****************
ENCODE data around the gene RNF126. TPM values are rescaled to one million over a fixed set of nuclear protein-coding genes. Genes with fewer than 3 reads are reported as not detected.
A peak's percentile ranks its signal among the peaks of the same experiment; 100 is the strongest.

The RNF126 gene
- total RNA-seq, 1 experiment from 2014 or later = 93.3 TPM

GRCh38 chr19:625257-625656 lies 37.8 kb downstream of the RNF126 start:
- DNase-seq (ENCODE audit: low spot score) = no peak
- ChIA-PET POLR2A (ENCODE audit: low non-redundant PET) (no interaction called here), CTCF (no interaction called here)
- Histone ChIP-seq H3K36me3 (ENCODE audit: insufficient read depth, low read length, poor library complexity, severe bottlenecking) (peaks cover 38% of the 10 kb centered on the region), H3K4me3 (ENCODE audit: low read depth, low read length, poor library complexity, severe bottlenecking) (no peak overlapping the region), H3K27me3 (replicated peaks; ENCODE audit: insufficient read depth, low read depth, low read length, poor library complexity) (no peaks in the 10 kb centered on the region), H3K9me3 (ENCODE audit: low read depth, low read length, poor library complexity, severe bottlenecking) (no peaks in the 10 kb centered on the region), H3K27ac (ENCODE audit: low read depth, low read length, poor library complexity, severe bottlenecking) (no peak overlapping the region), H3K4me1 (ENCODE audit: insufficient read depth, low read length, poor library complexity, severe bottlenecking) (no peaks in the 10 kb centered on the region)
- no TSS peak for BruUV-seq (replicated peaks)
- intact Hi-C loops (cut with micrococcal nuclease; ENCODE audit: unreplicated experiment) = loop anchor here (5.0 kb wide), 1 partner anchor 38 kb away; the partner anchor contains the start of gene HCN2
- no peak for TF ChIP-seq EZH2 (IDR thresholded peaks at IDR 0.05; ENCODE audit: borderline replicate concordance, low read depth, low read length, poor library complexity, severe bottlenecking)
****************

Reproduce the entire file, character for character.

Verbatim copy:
ENCODE data around the gene RNF126. TPM values are rescaled to one million over a fixed set of nuclear protein-coding genes. Genes with fewer than 3 reads are reported as not detected.
A peak's percentile ranks its signal among the peaks of the same experiment; 100 is the strongest.

The RNF126 gene
- total RNA-seq, 1 experiment from 2014 or later = 93.3 TPM

GRCh38 chr19:625257-625656 lies 37.8 kb downstream of the RNF126 start:
- DNase-seq (ENCODE audit: low spot score) = no peak
- ChIA-PET POLR2A (ENCODE audit: low non-redundant PET) (no interaction called here), CTCF (no interaction called here)
- Histone ChIP-seq H3K36me3 (ENCODE audit: insufficient read depth, low read length, poor library complexity, severe bottlenecking) (peaks cover 38% of the 10 kb centered on the region), H3K4me3 (ENCODE audit: low read depth, low read length, poor library complexity, severe bottlenecking) (no peak overlapping the region), H3K27me3 (replicated peaks; ENCODE audit: insufficient read depth, low read depth, low read length, poor library complexity) (no peaks in the 10 kb centered on the region), H3K9me3 (ENCODE audit: low read depth, low read length, poor library complexity, severe bottlenecking) (no peaks in the 10 kb centered on the region), H3K27ac (ENCODE audit: low read depth, low read length, poor library complexity, severe bottlenecking) (no peak overlapping the region), H3K4me1 (ENCODE audit: insufficient read depth, low read length, poor library complexity, severe bottlenecking) (no peaks in the 10 kb centered on the region)
- no TSS peak for BruUV-seq (replicated peaks)
- intact Hi-C loops (cut with micrococcal nuclease; ENCODE audit: unreplicated experiment) = loop anchor here (5.0 kb wide), 1 partner anchor 38 kb away; the partner anchor contains the start of gene HCN2
- no peak for TF ChIP-seq EZH2 (IDR thresholded peaks at IDR 0.05; ENCODE audit: borderline replicate concordance, low read depth, low read length, poor library complexity, severe bottlenecking)